"There is no more lovely, friendly and charming relationship, communion or company than a good marriage."
--Martin Luther

Wednesday, 27 January 2016

Infertility and Depression: Let's Talk

I am writing this as part of the Bell "Let's Talk" campaign, which aims to reduce the stigma of mental illness.

Let me give you a hypothetical scenario: Imagine that for about 18 months now, your friend has been intermittently complaining about pain in her leg. She doesn't mention it every time you speak, but often enough that you realize it's an ongoing problem. You start to realize that she's actually cut back on social engagements due to this pain. She has not seen some of her friends because they always want to go out and do active things, but she can't go with them because of this pain. She seems to have given up on it ever getting better, and you get the sense that this is something that troubles her most days, if not all the time, and it seems to be getting worse.

What would you do? If you were her sister, or her close friend, you would probably be nagging her to go to the doctor. You would point out that this could be something serious, that you are really concerned. You might even offer to take her to the doctor yourself. If you knew a specialist, maybe you'd call them to try to get her in. You wouldn't just accept it or tell her to figure it out herself.

Yet, friends, this is what we do with depression. It happens all the time. It has happened to me. I cannot tell you how many people that I have talked to in the past 18 months, how many times I have said that I'm sad, that I cry most days, that I feel hopeless, that I struggle with feeling like I've lost many of my friends because I can't relate to their lives as parents. Some people act sympathetic, while others are clearly uncomfortable. Even my former doctor said she was concerned that I was showing signs of depression, but her response was to tell me to come back in 6 months and we'd talk about whether it was worse. (This is part of the reason why she is my former doctor and not my current one....) Yet no one ever stepped in. A few people suggested counseling, and one promised to follow-up with some contacts and never did. I'm not saying this to blame people, but rather to point out the difference in how we treat depression versus physical illnesses. If I had cancer, all of these people would be bending over backwards to help, bringing meals, driving me to treatments. I know this because I know and love these people. But when it's mental illness and not physical, we step back, because it feels so personal and we don't know how to help. As a result, those who are suffering in darkness get the message that it's "their" problem and that, as one person recently told me, "Only YOU can figure out how to help yourself." Is that true? Maybe, but would you say that to me if I had diabetes or cancer? Probably not.

The truth is, infertility and depression go hand in hand. Lots of sources corroborate this. It is hard to describe how debilitating the emotions surrounding infertility can be. There is something spectacularly awful when you fail at a reproductive norm; it's like you have actually failed at being a human being. Then you go into tests that are often embarrassing, and you often end up with hormonal supplements that play with your emotions. To add to that, for women especially the culture around motherhood is all-encompassing. It can be hard to make friends, because after a certain age, women's lives often revolve around children. This leaves childless women and single women out. It's hard. It's isolating. It is honestly a recipe for depression, and yet so many people brush it off with comments like, "You don't realize how hard it is to have children" or "You'll get there someday." Maybe, but a person struggling in darkness doesn't need someday, she needs help right now. She needs a hand to help her get out of the pit.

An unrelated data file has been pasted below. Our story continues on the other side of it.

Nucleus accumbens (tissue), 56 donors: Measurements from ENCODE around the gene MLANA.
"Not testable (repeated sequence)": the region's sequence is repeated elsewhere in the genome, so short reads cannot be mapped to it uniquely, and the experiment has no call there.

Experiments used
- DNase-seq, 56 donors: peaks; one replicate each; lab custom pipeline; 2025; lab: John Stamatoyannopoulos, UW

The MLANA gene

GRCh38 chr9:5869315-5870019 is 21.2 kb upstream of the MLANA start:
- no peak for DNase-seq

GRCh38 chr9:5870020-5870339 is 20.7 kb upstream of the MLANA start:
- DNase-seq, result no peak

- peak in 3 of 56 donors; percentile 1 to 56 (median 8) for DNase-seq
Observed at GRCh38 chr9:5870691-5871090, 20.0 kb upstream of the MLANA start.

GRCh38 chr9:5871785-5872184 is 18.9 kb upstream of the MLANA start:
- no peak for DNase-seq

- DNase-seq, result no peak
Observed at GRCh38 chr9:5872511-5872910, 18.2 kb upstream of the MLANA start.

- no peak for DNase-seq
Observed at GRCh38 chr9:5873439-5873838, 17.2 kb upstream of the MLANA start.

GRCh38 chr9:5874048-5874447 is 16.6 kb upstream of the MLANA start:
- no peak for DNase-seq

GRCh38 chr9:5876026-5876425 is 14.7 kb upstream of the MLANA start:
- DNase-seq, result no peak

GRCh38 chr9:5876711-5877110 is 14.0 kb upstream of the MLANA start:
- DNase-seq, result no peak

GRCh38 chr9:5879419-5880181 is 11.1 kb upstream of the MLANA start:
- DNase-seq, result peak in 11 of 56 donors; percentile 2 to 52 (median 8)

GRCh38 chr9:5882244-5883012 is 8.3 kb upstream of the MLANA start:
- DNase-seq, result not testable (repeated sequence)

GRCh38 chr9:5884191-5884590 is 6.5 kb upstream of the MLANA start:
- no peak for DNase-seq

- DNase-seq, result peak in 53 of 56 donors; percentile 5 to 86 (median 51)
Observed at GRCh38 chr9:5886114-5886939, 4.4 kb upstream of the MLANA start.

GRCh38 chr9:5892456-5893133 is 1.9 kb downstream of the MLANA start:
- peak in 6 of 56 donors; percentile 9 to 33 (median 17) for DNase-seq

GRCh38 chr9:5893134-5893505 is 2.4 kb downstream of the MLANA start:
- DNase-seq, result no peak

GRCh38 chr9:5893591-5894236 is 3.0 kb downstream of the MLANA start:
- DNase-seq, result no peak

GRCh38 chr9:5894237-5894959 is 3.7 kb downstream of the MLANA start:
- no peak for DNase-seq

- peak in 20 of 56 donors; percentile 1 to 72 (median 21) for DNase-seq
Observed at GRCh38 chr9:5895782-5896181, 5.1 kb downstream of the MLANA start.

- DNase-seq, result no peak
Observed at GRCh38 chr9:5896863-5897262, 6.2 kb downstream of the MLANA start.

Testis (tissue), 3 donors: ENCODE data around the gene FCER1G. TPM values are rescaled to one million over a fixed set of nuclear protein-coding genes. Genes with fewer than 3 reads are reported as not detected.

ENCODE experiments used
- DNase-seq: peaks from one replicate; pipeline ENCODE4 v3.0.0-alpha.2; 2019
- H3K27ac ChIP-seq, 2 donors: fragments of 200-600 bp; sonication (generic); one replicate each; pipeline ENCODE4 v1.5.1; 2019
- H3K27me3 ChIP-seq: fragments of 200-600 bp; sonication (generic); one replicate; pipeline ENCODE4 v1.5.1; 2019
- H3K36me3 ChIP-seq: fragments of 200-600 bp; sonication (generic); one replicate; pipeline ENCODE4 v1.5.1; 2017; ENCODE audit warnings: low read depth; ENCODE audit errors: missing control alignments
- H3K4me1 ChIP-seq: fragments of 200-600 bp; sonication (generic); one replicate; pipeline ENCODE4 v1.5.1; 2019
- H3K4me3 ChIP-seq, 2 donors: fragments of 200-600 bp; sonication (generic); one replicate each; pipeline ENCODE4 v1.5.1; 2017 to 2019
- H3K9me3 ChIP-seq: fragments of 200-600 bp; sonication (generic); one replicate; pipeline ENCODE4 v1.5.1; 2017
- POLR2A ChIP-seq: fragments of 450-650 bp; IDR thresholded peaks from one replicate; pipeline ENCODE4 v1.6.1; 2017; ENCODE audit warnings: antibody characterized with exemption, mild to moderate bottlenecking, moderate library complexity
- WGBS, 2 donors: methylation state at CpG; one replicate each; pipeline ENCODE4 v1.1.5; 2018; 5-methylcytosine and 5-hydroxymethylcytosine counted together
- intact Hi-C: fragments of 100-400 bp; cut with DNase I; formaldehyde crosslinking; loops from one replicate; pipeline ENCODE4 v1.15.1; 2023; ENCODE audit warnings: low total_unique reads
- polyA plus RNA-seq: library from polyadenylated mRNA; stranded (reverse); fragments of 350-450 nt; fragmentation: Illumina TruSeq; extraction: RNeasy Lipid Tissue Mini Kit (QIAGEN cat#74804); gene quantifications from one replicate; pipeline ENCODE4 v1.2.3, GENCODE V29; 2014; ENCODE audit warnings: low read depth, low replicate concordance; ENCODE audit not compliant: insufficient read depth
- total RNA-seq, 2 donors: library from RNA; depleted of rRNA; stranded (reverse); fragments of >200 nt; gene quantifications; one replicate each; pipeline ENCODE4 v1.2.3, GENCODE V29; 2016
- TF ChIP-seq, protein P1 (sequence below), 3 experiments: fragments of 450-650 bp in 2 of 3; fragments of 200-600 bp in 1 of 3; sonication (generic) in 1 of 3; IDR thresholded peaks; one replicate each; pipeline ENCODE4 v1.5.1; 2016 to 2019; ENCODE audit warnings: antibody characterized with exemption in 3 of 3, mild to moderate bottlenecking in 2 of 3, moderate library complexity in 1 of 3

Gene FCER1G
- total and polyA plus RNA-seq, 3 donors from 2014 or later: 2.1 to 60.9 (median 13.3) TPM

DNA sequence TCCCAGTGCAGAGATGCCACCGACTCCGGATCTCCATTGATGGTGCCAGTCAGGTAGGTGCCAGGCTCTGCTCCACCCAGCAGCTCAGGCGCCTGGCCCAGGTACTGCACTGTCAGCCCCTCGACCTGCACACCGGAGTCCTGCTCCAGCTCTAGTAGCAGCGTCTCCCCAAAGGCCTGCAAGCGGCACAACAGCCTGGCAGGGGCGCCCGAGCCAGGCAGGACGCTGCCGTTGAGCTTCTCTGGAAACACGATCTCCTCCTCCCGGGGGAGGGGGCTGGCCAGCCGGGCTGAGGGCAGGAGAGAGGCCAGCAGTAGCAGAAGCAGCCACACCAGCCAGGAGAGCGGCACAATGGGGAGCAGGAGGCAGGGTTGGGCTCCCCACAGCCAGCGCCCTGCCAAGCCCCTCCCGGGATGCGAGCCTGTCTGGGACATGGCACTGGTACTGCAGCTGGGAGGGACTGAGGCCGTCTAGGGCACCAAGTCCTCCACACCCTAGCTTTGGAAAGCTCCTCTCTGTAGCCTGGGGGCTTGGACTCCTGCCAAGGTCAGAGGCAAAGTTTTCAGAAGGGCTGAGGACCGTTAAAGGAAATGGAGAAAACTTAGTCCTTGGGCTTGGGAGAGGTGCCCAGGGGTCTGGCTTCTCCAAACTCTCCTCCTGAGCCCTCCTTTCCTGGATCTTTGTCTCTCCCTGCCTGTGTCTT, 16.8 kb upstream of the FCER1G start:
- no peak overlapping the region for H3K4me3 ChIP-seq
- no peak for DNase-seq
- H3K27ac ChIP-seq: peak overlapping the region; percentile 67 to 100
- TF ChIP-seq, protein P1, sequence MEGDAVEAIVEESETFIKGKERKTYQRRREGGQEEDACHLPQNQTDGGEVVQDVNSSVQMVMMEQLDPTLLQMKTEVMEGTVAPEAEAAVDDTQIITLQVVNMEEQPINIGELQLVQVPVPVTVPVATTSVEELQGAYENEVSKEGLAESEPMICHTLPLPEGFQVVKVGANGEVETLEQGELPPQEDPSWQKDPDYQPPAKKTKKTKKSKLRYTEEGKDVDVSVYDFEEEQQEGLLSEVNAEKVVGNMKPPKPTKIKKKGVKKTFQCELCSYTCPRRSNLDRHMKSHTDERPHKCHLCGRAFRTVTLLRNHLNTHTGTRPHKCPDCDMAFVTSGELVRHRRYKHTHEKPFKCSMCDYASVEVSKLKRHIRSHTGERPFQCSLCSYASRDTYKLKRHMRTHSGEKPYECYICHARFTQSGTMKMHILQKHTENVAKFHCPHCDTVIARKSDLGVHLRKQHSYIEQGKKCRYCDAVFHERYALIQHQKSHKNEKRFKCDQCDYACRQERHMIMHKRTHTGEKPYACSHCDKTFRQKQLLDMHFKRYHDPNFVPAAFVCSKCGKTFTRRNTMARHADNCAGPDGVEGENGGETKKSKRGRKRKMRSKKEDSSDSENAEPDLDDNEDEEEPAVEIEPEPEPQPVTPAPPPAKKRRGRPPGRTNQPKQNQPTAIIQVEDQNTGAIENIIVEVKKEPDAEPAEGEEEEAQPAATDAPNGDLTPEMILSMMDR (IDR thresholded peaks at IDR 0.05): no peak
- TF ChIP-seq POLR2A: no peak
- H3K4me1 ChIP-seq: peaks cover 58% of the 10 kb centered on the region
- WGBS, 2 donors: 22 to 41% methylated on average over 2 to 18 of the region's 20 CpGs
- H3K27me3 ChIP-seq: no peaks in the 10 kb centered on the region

"Why can't you ask for help?" many will ask. "Why can't you pull yourself out?" The answers are as varied as the sufferers. Sometimes we ask, and are rebuffed, so we learn not to speak up. Sometimes the pit is too deep and too dark. When you are infertile, sadness and futility can easily become the norm. It's not as though I went to bed cheerful and woke up deeply depressed. My walk into depression was like walking into the ocean, where before I knew it, I was in over my head. It became normal to feel low, and then to feel sad. Treatments were difficult, and disappointment came month after month after month. After a while, it seemed incomprehensible not to be sad, to think that I could ever be happy when the dream I had had for my whole life had collapsed. After a while, it felt like the pit was all I knew.

If you are in the pit, please please keep speaking up. You may have to scream and shout, but do it until someone listens. If no one else will listen, I will. Email me if you need to. Being depressed does not mean that you are weak or that there is something wrong with you. It just means that you need help finding the light.

If you have a close friend who is infertile, really listen in to what he or she is saying. Don't ignore signs of depression or other mental illness. Come alongside others, urge them to see a doctor or to look into counseling, and don't let it slide. Many people like me are just waiting for someone to really see them, to realize that they are losing part of themselves, that this isn't normal. Don't let it happen without a fight. Sometimes the most loving thing you can say is, "You need help. Let me get it with you."

What's the end of my story? I don't know yet. I've seen two counselors, and neither one was a great fit for me, and I wasn't able to get another appointment until the end of February. I am strong enough to advocate for myself, but I know that not everyone is, so I want to keep the dialogue alive. "Let's Talk."

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